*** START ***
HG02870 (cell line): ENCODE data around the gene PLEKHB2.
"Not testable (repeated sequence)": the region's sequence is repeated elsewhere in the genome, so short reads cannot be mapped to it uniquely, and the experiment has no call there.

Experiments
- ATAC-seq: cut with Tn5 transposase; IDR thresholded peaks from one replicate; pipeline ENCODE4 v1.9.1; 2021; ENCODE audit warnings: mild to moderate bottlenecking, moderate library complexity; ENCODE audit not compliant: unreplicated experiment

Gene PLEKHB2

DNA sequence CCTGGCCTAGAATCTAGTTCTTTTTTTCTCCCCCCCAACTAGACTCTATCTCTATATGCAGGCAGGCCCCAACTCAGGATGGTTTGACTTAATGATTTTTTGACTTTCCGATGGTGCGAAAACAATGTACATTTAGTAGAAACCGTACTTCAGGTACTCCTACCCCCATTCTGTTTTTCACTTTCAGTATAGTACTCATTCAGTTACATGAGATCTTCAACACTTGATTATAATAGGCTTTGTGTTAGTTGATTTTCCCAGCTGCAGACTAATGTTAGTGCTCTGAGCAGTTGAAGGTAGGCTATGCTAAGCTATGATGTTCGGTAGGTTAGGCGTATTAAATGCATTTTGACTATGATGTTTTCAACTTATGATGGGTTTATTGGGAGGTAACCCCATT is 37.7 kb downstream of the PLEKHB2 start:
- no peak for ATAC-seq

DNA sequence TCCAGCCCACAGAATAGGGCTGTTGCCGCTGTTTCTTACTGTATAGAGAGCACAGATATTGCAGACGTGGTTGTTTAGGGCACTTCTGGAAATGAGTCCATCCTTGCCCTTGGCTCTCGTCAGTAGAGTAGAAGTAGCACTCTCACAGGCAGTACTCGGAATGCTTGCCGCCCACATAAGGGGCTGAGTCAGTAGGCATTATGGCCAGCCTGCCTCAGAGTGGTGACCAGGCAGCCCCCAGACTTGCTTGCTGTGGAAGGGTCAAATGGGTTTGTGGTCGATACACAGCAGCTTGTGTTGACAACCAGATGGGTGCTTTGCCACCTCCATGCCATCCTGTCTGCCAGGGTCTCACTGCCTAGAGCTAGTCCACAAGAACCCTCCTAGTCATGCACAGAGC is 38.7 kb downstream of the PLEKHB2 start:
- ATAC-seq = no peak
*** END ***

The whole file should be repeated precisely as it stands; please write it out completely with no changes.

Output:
HG02870 (cell line): ENCODE data around the gene PLEKHB2.
"Not testable (repeated sequence)": the region's sequence is repeated elsewhere in the genome, so short reads cannot be mapped to it uniquely, and the experiment has no call there.

Experiments
- ATAC-seq: cut with Tn5 transposase; IDR thresholded peaks from one replicate; pipeline ENCODE4 v1.9.1; 2021; ENCODE audit warnings: mild to moderate bottlenecking, moderate library complexity; ENCODE audit not compliant: unreplicated experiment

Gene PLEKHB2

DNA sequence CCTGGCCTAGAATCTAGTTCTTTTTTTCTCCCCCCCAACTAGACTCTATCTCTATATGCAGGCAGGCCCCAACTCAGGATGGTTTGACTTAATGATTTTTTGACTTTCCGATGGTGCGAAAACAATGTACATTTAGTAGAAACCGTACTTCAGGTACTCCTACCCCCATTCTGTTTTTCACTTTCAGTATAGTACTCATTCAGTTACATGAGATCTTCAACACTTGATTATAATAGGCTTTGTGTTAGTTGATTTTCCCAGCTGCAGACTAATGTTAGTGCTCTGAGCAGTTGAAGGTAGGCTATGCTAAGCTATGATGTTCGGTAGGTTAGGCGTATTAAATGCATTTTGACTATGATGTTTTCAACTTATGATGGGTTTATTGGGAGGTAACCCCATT is 37.7 kb downstream of the PLEKHB2 start:
- no peak for ATAC-seq

DNA sequence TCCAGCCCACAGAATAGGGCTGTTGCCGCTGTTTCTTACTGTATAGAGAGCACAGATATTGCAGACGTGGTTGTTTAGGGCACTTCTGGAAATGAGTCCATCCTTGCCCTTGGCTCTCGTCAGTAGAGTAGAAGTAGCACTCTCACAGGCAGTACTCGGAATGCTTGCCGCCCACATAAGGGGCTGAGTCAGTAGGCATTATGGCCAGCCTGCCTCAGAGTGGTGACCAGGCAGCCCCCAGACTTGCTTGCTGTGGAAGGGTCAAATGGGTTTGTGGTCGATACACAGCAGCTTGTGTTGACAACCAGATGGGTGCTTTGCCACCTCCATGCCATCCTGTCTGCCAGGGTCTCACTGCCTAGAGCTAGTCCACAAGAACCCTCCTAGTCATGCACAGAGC is 38.7 kb downstream of the PLEKHB2 start:
- ATAC-seq = no peak